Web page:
Next on VHP Agenda: Reconstruction of J&K temples, cow protection
New Delhi: The Supreme Court’s historic Ayodhya verdict has effected a paradigm shift in the Indian politics. And of the many organisations dealing with its fallout, the Vishwa Hindu Parishad (VHP), which led the Ram Janmabhoomi movement, is grappling with a severe question — of relevance.
However, when asked questions about its relevance in the Hindutva politics now, the Rashtriya Swayamsevak Sangh (RSS)-affiliate said its attention will now be focussed on speedy and splendid construction of Ram temple in Ayodhya. It will also focus on other projects like reconstruction of temples demolished in Jammu-Kashmir and protection of cows.
“VHP will now dedicate itself for construction of a grand temple of Lord Sri Ram in Ayodhya. Our wish is that the temple should be a splendid one. This task is not going to be accomplished in a single day and will take some time,” VHP executive president Alok Kumar told ThePrint.
“The Ayodhya Nagari (city) should also be developed in the same manner as it was during Sri Ram’s rajya (rule). All kind of arrangements should be made for accommodating millions of devotees that are likely to visit,” said Kumar.
He added, “VHP wants that several temples in Jammu-Kashmir that are in a dilapidated condition should be reconstructed on a priority basis. Apart from it focusing on cow protection is also on top of VHP’s agenda. The sale of beef needs to be prohibited.”
VHP’s role in Ram temple campaign
Nearly three decades ago, it was the VHP, under its then chief Ashok Singhal, that started the nationwide campaign for the construction of Ram temple in Ayodhya by launching ‘Shilanyas Yatra’ in 1989.
It organised a pan-Indian tour to gather bricks and other contributions for construction of the temple. The campaign saw massive participation.
In 1990, the VHP workers helped BJP leader L.K. Advani carry out his ‘Rath Yatra’ from Somnath in Gujarat to Ayodhya. The march didn’t reach Ayodhya but it proved vital in building public support for the Ram Janmabhoomi movement.
However, on 6 December 1992, the demolition of Babri Masjid formed the hardline Hindutva image of VHP, which was started in 1964 with the stated purpose to protect Hindus all over the globe.
Now, with the Supreme Court’s Ayodhya verdict, the VHP is nearing the end of its decades-old campaign.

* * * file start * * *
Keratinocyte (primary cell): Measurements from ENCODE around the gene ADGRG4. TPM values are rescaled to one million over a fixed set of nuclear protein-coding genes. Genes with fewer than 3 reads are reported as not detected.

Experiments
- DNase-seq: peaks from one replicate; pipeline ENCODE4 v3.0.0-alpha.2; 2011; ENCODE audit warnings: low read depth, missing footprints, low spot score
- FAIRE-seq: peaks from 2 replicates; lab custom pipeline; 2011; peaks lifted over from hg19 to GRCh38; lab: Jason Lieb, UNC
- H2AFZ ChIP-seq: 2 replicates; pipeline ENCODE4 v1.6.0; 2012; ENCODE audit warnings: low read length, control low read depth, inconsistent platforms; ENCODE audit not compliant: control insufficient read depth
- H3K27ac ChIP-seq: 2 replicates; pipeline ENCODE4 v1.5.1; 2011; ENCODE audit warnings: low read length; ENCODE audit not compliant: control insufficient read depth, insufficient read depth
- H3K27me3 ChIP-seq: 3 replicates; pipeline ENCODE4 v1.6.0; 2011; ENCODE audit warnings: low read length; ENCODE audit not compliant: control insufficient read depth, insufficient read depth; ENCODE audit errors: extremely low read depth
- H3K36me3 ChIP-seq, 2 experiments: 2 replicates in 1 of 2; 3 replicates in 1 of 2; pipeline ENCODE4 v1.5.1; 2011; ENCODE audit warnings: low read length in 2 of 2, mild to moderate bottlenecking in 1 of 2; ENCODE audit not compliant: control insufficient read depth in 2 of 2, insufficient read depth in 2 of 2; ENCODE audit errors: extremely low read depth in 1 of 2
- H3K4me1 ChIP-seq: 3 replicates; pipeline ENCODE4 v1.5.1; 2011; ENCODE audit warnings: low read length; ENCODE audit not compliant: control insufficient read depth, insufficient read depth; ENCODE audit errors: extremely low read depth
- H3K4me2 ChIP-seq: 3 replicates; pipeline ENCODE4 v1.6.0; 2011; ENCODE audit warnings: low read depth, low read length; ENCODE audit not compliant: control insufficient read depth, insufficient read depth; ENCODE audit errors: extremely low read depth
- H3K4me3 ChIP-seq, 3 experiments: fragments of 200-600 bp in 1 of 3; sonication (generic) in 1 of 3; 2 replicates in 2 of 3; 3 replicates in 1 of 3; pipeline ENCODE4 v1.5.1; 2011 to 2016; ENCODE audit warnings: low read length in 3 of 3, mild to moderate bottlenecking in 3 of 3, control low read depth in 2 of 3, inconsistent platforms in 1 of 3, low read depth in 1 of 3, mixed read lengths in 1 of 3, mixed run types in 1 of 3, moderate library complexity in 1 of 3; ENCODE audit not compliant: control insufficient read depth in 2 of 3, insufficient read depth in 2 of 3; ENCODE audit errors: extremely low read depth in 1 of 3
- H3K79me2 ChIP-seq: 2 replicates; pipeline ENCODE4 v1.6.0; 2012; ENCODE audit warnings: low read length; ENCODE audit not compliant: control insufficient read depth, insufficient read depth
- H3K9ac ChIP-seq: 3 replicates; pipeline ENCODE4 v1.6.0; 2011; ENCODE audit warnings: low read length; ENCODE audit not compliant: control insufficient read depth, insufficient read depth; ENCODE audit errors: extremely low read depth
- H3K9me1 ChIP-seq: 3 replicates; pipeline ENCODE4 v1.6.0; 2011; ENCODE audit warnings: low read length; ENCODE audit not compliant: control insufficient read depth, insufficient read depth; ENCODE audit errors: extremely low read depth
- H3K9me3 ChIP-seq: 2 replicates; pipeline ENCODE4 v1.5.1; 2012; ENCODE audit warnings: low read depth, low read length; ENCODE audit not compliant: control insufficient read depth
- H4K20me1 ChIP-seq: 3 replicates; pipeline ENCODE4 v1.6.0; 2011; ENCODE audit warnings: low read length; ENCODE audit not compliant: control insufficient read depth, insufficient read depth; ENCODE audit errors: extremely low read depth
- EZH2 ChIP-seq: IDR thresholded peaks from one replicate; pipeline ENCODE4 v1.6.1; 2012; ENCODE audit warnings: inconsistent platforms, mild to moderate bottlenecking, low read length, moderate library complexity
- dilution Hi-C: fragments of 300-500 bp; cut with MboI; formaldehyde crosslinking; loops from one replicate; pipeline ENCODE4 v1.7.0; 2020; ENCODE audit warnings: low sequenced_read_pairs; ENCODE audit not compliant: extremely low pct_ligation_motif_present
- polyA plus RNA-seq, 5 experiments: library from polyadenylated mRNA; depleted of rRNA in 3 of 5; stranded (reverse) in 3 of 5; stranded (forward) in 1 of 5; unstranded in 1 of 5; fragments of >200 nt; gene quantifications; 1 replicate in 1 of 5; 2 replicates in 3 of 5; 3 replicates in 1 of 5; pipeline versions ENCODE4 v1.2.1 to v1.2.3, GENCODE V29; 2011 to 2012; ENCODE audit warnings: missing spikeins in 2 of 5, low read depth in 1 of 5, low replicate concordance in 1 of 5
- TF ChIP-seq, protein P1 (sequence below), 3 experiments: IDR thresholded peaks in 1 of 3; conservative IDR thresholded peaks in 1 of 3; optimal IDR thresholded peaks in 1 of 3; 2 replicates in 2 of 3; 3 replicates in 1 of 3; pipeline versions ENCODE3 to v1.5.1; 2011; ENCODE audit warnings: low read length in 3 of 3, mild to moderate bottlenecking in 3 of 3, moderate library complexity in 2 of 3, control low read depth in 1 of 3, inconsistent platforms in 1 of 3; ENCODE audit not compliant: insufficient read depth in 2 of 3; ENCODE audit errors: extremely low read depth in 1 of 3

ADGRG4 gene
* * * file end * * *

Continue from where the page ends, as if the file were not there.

Construction of Ram temple
Speaking to ThePrint about the construction of Ram temple, Alok Kumar said, “We will not seek any help from the government for construction of Ram temple in Ayodhya. We will issue an appeal to the whole society to contribute in its grand construction. We are hopeful and confident that there will be no paucity of funds.”
In its judgment announced last week, the Supreme Court directed the central government to form a trust within three months to oversee the construction of the temple.
“The construction work should be undertaken by the Ram Janmabhoomi Nyas. We will assist them. All the pre-fabrication works are being done in accordance with the map approved earlier,” said Kumar.
The Ram Janmabhoomi Nyas is a VHP trust that was leading the design and construction work for the temple informally, prior to the SC judgment. However, the court order doesn’t allow informal entities to take charge of the process. The central government hasn’t yet announced the trust composition for the temple.
“We want the construction process to start as soon as possible. But there are some processes that take time for completion. So it will not be possible to fix a certain date for this,” said Kumar.
Since its formation, the religious, pro-Hindu RSS affiliate has established several sub-branches, like Bajrang Dal (youth wing) and Durga Vahini (women’s wing), to propel the Hindutva movement across the country.
Over the years, it has led several campaigns for construction of temples in place of mosques like Gyanvapi in Varanasi and Shahi Idgah in Mathura.
Its support for hardline movements, however, isn’t restricted to temples. VHP has also supported cow protection groups. Over the last few years, such groups have been under intense scrutiny due to a spate of lynching incidents across the country.
This story first appeared in The Print here on November 12, 2019.